Related Topics: mobile gaming
John Carmack ? who became a legend in the game world in his work on first person shooters ? has defended the mobile phone as a platform for games, but not mobile games themselves. ?When I first played the games on mobile I was appalled,? he blasted. ?[I thought,] this phone is more powerful than a Super Nintendo - why do these games suck so badly? There was an element of moral indignation there. This is a cool little platform and the games at least on the phone that I had were rotten.?
This is a complaint that keeps coming up about mobile games ? of course, no-one says their own games are crap.
Another example of this attitude is in the latest edition of Monty?s Gaming and Wireless Outlook, where normal writer Paul Munford has managed to con Graeme Ferguson (Director, Global Content Development, Vodafone Group) into writing a column while he?s on holiday. Graeme takes the opportunity to lambast the quality of mobile games: ?The market will not grow and customers will not repeat-buy if the basic quality of mobile-games does not improve. Quicker access to a crap game or greater revenue share for a crap game, or fewer handsets and lower QA costs on a crap game and guess what? It?s still a crap game.?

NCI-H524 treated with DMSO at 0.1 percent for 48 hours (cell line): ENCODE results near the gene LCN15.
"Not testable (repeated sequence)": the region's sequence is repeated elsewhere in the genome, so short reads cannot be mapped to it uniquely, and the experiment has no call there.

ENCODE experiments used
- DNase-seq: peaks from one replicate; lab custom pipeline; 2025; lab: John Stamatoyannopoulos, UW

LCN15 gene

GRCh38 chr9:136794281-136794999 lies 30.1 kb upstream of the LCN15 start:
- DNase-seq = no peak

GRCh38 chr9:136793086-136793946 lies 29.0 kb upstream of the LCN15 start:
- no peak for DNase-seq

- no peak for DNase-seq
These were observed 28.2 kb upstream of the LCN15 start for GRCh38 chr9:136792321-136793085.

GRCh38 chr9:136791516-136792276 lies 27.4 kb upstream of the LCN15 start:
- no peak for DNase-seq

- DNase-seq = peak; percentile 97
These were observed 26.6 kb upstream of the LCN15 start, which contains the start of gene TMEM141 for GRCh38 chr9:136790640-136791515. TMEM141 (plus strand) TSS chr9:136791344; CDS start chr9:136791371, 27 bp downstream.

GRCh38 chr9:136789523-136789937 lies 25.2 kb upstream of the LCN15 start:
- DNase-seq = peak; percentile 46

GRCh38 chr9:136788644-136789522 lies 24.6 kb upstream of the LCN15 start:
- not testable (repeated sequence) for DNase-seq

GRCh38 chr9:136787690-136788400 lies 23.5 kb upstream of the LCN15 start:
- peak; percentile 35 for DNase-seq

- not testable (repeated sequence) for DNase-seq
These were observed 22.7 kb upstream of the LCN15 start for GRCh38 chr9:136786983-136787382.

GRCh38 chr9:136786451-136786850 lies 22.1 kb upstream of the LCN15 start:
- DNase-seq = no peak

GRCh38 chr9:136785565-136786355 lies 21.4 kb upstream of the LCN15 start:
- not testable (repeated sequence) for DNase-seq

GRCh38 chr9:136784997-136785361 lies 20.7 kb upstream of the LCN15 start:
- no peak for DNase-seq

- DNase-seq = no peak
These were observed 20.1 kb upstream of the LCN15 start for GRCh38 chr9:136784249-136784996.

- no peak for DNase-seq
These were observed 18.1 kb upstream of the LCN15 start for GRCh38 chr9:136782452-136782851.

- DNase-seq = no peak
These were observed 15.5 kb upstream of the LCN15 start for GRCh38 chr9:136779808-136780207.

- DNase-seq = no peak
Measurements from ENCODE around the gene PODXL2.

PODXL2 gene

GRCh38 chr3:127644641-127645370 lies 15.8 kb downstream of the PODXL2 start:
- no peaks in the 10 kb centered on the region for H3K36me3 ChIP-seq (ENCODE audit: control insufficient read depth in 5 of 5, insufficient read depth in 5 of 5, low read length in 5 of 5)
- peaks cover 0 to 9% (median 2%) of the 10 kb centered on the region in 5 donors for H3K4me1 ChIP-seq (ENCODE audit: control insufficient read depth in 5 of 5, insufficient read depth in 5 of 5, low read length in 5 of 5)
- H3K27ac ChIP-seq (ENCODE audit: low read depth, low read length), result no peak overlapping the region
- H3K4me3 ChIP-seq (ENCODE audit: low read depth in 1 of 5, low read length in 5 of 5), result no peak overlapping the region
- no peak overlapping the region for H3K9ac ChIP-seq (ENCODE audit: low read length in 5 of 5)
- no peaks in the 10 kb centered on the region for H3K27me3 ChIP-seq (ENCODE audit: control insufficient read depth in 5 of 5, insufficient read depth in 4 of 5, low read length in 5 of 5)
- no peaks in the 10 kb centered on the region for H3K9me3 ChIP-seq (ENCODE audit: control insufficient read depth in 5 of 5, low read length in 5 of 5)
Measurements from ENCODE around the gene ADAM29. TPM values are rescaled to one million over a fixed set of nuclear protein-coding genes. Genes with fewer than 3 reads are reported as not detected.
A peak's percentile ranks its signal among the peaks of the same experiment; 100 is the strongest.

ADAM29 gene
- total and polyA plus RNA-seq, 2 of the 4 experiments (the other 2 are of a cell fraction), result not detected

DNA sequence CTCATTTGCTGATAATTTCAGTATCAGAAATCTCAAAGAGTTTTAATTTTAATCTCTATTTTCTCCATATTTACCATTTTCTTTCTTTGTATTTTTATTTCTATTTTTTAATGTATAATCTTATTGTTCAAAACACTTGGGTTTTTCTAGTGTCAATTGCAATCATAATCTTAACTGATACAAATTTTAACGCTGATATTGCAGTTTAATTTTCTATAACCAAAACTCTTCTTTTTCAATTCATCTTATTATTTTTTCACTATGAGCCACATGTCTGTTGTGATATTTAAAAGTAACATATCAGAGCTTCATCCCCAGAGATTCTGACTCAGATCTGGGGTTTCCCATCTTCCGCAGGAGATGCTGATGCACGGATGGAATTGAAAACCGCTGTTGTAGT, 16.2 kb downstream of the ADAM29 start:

The main thing he put this down to is the sheer number of mobile games, which means development investment per game is too low. On this matter I tend to agree ? it seems a lot of publishers get a big license and simply change the graphics in one a scrolling arcade game. Sometimes it works, but usually it doesn?t.
That being said, I?m sure games developers don?t go out of their way to make bad mobile games, there must be a reason they operate the way they do. Any big games developers care to share why they target quantity?